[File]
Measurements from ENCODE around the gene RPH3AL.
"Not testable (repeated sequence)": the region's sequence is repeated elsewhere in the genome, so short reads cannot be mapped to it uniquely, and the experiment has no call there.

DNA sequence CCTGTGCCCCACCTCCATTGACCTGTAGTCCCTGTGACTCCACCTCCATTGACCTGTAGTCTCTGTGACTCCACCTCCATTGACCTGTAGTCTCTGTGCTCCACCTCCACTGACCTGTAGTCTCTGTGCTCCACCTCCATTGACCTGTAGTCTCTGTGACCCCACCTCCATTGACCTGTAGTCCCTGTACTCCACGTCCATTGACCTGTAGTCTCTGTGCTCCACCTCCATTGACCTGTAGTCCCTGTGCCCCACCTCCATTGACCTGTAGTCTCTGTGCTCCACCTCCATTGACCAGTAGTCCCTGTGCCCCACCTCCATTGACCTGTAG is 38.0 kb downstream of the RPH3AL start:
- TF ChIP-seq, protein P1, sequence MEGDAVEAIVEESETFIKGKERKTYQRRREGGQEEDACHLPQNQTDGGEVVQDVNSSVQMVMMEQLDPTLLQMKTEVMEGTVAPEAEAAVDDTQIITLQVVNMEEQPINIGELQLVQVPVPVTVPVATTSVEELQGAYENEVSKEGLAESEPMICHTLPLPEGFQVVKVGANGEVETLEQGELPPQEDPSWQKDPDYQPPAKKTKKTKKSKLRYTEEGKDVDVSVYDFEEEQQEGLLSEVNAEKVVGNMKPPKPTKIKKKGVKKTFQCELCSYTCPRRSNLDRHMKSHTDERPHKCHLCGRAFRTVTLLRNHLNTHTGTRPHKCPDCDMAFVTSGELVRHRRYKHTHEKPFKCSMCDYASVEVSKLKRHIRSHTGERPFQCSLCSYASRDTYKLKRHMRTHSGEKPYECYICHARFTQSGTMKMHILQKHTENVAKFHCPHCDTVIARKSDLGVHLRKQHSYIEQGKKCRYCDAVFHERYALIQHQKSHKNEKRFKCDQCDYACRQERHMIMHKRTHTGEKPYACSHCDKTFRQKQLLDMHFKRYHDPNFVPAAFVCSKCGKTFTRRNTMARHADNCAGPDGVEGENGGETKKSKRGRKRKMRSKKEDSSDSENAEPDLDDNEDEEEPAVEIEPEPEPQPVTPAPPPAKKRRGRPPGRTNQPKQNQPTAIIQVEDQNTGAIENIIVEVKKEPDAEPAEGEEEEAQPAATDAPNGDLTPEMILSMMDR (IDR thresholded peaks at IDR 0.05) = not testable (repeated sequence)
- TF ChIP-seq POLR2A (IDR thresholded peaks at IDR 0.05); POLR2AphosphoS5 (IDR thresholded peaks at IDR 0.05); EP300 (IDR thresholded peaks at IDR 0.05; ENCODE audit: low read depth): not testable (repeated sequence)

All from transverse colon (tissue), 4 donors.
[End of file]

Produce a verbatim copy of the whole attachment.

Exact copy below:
Measurements from ENCODE around the gene RPH3AL.
"Not testable (repeated sequence)": the region's sequence is repeated elsewhere in the genome, so short reads cannot be mapped to it uniquely, and the experiment has no call there.

DNA sequence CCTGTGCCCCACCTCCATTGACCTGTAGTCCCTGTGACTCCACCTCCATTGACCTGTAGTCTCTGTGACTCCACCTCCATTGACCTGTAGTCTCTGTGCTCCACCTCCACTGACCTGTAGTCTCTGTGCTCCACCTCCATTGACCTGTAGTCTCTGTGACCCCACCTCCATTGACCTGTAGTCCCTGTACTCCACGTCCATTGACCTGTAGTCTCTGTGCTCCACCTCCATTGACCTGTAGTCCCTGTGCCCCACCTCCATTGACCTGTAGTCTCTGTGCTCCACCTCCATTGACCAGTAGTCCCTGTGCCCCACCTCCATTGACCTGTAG is 38.0 kb downstream of the RPH3AL start:
- TF ChIP-seq, protein P1, sequence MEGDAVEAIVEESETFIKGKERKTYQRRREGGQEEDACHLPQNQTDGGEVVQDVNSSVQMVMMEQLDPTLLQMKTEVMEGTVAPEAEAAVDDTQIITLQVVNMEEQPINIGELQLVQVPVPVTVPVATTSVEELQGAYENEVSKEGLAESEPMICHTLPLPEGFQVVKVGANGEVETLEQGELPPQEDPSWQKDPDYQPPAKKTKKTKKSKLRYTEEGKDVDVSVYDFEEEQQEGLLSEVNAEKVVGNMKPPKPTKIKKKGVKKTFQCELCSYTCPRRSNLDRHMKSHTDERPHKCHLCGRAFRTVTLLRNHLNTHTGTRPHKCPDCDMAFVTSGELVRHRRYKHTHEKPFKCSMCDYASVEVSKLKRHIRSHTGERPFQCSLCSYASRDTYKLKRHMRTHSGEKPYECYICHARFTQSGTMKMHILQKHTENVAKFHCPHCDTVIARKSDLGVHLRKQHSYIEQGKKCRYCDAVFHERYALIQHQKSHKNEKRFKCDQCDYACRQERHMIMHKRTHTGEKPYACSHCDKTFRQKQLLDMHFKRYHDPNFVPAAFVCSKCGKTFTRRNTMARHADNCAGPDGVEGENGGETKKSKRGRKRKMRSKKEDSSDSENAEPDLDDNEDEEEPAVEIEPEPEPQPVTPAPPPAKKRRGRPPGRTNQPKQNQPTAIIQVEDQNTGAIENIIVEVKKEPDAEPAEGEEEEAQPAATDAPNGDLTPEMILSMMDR (IDR thresholded peaks at IDR 0.05) = not testable (repeated sequence)
- TF ChIP-seq POLR2A (IDR thresholded peaks at IDR 0.05); POLR2AphosphoS5 (IDR thresholded peaks at IDR 0.05); EP300 (IDR thresholded peaks at IDR 0.05; ENCODE audit: low read depth): not testable (repeated sequence)

All from transverse colon (tissue), 4 donors.